By Jay Kantawala, Founder of WIYO Travel
When the rigours of daily life and the grind get too strenuous, nothing relaxes your mind, body and spirit like the perfect vacation, right? You can choose to soak up the sun and the sea on a beach, be one with nature in the hills and perhaps just indulge your senses at a historical destination.
Except when you arrive at your dream destination, it turns out to be a nightmare. It’s crowded beyond expectations, and the destination only compounds everything you hate about city life. It’s far from paradise. It has turned into an over-commercialized and overpopulated version of the place you loved. This is a disaster, a holiday-goers worst nightmare come true.
The tourism industry has grown at an exponential rate. So much so, that a lot more people are travelling now than they once used to. The emerging middle class has the means and the ability to visit more places now than ever before. And this has given rise to a very real fear dubbed ‘overtourism’.
The term ‘overtourism’ was coined last year and denotes the phase when far too many tourists travel to a destination. While primarily used in a negative context, there are two sides to the concept of overtourism. Let’s look at both the pros and cons of this phenomenon.
With more tourism, there are more opportunities for employment. It allows the people of any locality to earn a better living. Moreover, with more visitors, the economy of the destination benefits leading to better infrastructure and a better standard of living for residents. Ultimately, well-travelled tourists are found to be better adjusted and knowledgeable about the culture of various places. This eventually leads to a peaceful and harmonious world.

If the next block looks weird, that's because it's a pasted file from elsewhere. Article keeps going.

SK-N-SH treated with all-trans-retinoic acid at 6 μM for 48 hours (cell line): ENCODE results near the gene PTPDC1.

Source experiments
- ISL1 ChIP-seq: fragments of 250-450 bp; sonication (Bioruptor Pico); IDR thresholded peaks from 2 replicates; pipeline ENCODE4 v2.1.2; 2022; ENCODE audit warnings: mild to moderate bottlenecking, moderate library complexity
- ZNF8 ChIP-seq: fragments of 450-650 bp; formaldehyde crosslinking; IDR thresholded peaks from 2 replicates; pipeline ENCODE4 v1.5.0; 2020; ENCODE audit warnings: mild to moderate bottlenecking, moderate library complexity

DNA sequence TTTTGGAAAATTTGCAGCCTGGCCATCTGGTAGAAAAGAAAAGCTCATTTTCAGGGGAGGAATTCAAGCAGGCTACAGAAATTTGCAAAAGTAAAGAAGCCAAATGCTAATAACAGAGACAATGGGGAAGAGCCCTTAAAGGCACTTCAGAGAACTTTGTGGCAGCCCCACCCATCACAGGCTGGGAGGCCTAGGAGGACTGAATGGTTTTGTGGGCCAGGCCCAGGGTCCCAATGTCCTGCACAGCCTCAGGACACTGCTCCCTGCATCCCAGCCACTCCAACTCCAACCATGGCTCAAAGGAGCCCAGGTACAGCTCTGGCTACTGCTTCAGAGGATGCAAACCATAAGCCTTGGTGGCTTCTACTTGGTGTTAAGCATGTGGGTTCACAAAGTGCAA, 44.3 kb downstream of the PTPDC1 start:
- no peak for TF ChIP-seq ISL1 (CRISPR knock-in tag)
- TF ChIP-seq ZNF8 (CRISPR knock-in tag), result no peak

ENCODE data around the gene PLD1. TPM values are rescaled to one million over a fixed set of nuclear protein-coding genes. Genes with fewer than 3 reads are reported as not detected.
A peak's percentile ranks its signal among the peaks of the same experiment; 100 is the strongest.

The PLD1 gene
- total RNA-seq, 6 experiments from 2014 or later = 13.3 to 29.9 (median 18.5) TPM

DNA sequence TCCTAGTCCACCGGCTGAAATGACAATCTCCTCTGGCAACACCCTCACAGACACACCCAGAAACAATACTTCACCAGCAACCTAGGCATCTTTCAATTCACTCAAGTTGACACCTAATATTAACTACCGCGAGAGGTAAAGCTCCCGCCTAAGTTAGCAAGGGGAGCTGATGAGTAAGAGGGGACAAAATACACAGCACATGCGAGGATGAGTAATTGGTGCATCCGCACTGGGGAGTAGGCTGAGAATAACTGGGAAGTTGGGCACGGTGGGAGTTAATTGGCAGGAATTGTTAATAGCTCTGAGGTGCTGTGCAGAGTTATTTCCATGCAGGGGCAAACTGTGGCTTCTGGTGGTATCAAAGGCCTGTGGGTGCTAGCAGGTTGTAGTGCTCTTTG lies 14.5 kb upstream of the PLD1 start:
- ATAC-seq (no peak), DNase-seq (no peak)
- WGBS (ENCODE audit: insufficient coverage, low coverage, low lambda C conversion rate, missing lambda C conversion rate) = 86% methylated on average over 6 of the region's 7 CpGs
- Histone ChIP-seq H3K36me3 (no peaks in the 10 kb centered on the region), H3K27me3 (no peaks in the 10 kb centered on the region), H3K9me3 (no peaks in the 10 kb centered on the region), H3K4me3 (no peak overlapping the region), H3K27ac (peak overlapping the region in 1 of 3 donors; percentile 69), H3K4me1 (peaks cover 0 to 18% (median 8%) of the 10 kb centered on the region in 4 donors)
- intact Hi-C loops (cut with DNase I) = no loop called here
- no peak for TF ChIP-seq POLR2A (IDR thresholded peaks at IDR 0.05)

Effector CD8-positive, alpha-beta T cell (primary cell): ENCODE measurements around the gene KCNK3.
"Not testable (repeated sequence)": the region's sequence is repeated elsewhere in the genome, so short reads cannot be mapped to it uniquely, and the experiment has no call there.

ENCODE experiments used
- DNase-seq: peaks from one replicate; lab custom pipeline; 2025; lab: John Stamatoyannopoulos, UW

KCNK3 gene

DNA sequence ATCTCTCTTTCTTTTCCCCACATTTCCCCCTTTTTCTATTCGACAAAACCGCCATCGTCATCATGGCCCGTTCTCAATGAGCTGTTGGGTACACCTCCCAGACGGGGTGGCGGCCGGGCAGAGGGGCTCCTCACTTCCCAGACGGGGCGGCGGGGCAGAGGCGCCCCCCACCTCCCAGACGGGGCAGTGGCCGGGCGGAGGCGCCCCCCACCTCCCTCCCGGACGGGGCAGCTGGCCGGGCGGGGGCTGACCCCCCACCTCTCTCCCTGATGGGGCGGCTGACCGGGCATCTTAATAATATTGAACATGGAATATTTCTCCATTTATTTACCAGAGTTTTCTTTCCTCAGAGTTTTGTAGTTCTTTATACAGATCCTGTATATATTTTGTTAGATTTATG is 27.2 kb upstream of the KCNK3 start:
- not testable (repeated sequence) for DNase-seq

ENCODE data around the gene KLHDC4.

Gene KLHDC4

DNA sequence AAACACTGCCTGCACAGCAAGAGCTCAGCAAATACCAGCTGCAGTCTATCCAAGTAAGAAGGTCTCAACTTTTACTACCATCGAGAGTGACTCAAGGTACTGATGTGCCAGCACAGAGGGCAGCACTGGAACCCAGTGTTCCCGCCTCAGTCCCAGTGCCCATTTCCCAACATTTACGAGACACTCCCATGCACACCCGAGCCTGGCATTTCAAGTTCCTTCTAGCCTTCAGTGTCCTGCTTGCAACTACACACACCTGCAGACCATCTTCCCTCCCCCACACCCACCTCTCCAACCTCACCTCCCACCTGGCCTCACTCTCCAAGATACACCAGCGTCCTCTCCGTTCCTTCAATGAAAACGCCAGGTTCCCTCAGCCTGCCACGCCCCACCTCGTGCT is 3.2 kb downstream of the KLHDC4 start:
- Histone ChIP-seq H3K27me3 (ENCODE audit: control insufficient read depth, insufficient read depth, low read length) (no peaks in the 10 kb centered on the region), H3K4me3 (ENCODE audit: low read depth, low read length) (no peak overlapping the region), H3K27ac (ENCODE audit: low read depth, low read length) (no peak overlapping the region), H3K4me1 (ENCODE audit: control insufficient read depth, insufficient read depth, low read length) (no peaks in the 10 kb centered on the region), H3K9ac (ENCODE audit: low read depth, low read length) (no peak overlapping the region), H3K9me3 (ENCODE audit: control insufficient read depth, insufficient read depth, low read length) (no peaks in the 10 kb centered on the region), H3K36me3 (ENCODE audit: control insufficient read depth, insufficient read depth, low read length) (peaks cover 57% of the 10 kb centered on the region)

But then again, ‘overtourism’ also has its detriments. Residents in Barcelona and Venice have actually organized protests and made graffiti urging tourists return from whence they arrived. This is because overtourism can have an adverse effect in terms of jammed roads, littering, destruction of the ecology of the tourist destination and much more.
So how does one strike a balance between the pros and cons of this phenomenon? The change needs to stem from the tourist himself, who needs to make a very positive difference. While passing through a destination, he/she needs to be responsible so as to not cause an adverse effect on the destination, on the environment and on the residents of the place.
‘Overtourism’ was added to the dictionary when it became a problem for those affected by its menace. Perhaps in the times that follow, ‘responsible tourism’ or ‘sustainable tourism’ will be added to the dictionary as well.